I often get kind of nostalgic on the Fourth of July. This kind of wistful nostalgia. And I’ll always think back to the Fourth of July of 1976. The Bicentennial year. America was 200 years old, and I was 19 years old. On my own for the first time in my adult life. Though I was really just a boy. So it was very exciting. Everything was new.
I was homeless at the time, and I camped at the Fremont St offramp on top of this big hill underneath the pillars of the Bay Bridge. I would hear the cars endlessly whizzing by way up over my head. It was a great spot, actually. Totally secluded and hidden from view. And I had a panaramic view of the San Francisco Bay and the Oakland skyline off in the distance.
When I think of my 19 year old self standing there atop that hill, looking out at the bay and the huge open sky, in my mind it’s like the opening scene in a movie. Because everything in my life was just starting. I was like a blank canvas waiting to be filled with paint. I was like half crazy at the time (generous estimate). Had already been through several traumatic, shattering experiences. But I kept my psyche together with this fierce show of will power. To block out how damaged I was, I compensated with this total belief in myself and my greatness (while having virtually no actual evidence to back up this lofty claim). I firmly believed I was a spiritually enlightened sage who had pierced the secret of the universe by taking LSD and reading books about zen Buddhism. And I was also convinced I was a great artist, possibly even a genius. And I firmly believed in my greatness for two straight years. Until my whole facade finally cracked one day, and I had a complete nervous breakdown. But that’s another story. . .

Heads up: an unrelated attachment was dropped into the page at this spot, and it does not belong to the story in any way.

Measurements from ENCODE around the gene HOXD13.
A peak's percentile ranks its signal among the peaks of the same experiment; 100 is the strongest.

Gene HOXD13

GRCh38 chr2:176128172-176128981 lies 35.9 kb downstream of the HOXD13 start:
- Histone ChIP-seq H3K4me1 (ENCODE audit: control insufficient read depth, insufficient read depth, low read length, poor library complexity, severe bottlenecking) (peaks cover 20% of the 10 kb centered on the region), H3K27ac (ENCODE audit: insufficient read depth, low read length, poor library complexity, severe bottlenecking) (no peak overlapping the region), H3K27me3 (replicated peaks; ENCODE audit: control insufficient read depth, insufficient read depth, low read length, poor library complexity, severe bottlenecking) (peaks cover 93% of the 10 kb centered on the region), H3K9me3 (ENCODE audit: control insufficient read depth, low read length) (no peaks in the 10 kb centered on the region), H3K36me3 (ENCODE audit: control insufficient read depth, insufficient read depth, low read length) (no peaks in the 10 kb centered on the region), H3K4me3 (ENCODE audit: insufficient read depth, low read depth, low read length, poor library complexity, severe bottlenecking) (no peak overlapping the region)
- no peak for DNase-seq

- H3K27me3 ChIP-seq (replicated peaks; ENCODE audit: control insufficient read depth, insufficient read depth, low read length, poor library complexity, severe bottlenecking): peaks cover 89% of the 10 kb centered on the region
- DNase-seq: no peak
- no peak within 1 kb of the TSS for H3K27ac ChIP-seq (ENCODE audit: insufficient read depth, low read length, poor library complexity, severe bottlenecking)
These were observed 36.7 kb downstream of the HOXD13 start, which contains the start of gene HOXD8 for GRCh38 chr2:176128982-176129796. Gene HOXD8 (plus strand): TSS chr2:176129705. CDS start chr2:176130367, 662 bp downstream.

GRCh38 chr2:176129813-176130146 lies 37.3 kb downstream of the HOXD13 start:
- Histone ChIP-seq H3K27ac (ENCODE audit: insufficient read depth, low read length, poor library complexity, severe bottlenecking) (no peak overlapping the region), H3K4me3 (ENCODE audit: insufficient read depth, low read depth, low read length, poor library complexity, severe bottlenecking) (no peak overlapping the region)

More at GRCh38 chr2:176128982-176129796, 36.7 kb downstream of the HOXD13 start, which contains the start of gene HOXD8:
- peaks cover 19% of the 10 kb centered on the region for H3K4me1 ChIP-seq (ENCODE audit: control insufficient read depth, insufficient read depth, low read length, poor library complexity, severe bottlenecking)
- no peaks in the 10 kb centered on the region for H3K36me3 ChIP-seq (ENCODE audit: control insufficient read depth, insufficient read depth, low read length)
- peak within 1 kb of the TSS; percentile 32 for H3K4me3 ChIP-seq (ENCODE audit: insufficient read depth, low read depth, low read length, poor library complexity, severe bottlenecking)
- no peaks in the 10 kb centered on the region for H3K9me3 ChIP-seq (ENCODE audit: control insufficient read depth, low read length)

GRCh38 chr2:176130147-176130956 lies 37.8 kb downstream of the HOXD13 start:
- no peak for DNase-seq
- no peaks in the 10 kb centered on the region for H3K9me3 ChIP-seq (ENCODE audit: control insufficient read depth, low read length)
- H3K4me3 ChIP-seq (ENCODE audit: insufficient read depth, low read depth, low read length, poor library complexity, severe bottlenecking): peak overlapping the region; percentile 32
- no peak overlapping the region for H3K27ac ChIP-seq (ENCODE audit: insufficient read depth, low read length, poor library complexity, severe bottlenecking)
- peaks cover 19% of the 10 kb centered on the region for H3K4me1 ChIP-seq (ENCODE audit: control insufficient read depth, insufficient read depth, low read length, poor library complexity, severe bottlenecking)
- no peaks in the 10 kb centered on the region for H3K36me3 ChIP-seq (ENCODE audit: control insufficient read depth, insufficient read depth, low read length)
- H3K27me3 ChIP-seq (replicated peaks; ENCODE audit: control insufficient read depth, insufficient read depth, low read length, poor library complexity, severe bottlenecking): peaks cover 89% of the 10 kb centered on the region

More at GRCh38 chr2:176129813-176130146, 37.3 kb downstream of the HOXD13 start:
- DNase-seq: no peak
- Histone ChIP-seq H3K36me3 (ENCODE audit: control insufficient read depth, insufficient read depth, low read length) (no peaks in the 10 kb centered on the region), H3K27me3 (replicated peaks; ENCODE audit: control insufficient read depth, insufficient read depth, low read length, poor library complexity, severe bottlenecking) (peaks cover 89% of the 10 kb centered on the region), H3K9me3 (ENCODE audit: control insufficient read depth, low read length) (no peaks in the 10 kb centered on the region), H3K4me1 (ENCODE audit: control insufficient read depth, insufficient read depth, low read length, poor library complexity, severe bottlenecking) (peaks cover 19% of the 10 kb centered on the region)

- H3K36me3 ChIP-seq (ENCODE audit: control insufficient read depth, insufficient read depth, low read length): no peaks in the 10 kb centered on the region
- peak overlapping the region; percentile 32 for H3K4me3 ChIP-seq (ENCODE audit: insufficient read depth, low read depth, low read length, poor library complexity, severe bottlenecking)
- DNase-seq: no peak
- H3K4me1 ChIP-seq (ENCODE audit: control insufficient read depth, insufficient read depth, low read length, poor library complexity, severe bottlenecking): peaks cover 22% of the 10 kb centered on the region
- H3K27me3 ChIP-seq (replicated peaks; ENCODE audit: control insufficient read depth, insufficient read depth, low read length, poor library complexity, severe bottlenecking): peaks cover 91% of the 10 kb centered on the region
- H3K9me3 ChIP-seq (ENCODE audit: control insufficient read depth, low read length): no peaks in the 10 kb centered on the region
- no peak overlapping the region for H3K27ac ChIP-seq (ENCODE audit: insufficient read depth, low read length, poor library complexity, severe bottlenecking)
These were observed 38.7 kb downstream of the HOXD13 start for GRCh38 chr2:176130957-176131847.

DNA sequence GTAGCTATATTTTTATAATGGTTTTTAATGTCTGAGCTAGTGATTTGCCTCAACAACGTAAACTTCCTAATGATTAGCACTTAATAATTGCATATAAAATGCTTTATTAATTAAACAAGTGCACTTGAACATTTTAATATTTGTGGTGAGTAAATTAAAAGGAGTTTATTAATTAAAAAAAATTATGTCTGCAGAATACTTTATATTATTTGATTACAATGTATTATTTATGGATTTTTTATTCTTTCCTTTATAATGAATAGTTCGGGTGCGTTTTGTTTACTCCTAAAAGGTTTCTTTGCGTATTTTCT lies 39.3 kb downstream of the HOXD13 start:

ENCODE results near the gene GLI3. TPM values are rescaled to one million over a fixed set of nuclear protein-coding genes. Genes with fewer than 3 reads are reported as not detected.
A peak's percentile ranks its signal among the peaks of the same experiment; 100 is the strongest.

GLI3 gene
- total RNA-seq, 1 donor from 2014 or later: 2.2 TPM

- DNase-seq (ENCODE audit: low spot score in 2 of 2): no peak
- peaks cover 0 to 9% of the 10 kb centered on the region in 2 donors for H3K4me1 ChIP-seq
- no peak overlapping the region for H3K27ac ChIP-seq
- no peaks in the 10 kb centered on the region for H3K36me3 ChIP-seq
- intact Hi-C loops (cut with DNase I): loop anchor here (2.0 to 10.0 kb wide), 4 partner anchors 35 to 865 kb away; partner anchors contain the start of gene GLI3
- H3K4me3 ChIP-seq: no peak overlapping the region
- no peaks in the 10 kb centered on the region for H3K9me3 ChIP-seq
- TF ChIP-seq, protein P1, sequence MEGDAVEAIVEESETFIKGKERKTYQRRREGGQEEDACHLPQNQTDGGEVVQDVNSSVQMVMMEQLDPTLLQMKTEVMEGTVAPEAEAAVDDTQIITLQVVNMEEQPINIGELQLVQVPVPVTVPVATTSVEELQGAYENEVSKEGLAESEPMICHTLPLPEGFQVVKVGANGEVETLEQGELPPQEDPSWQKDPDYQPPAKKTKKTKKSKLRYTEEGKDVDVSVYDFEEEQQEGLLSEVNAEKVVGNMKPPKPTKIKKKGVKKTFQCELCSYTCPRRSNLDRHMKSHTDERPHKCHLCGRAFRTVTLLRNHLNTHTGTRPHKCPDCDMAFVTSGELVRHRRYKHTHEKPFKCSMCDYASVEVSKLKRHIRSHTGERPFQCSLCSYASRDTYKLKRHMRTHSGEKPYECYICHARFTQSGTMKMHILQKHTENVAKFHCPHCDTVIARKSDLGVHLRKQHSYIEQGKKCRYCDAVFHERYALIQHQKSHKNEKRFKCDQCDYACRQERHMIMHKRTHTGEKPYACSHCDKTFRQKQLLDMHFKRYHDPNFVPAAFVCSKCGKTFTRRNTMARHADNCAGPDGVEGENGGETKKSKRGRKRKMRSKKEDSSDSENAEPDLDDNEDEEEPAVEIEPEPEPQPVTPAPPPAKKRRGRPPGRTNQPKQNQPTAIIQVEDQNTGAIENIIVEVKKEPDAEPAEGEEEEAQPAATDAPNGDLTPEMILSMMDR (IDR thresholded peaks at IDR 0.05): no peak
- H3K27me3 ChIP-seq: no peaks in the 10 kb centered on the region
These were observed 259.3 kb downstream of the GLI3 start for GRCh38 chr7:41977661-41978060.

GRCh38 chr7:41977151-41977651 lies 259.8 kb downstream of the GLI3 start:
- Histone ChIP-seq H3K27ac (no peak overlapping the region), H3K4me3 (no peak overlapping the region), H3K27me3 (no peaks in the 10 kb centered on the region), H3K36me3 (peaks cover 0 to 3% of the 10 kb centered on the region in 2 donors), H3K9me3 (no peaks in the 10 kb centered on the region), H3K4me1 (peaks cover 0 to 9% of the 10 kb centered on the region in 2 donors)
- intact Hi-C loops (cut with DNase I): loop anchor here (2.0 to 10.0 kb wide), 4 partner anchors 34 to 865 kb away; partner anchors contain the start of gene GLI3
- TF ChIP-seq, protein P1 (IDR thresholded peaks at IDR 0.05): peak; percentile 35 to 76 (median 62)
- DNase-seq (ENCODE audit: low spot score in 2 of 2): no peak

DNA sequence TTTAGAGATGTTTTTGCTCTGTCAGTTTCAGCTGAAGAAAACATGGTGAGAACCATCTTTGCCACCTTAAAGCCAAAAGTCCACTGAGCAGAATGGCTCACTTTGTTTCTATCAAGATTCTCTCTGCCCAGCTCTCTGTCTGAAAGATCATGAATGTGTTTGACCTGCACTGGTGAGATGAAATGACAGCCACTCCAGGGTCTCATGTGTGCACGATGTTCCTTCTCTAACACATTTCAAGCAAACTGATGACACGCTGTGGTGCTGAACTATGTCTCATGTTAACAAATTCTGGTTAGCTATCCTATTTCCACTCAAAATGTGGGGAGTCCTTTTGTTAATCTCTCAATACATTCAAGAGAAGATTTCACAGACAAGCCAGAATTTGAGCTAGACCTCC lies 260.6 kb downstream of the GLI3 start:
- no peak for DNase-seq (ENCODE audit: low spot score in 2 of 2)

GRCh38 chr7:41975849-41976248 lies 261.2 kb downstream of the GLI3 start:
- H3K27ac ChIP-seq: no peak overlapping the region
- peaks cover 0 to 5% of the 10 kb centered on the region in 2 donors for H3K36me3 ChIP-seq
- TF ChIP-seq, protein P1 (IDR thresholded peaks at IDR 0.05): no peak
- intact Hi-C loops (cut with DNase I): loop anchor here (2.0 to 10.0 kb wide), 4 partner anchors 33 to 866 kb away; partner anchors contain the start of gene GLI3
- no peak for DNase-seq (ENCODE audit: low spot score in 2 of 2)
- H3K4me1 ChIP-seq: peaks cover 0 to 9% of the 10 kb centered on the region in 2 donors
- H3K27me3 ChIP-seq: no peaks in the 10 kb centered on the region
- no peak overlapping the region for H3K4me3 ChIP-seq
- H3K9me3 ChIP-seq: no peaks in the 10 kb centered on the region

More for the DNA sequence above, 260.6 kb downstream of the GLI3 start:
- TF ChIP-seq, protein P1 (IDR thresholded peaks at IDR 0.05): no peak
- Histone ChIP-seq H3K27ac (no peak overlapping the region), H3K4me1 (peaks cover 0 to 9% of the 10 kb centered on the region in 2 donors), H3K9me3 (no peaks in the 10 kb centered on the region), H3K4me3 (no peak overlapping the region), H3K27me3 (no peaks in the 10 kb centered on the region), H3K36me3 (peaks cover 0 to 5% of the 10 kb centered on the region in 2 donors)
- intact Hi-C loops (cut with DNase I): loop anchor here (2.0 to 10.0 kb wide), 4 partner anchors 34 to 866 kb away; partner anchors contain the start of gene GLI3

I still vividly remember the Fourth of July that year. 1976. Standing there looking out at the dark night sky and the black water of the Bay rippling back and forth. And watching and listening to the all the fireworks exploding in the sky from Oakland across the way. .. .
And now, 46 years later, I still look back at my youthful 19-year-old self with a certain fondness and amusement. And a certain sympathy at how lost and lonely and bewildered I was. And this feeling of, “You poor young fool, you!” Knowing now what I was in store for, how I would blunder madly and recklessly through all the years. And feel a bit of amazement that I was actually able to survive it all. If only just barely at certain points. And I’ll think of all the years, and all the winding roads I went down, and how they all somehow led me to here, where I’m now sitting, pecking away on a cellphone, all these years later.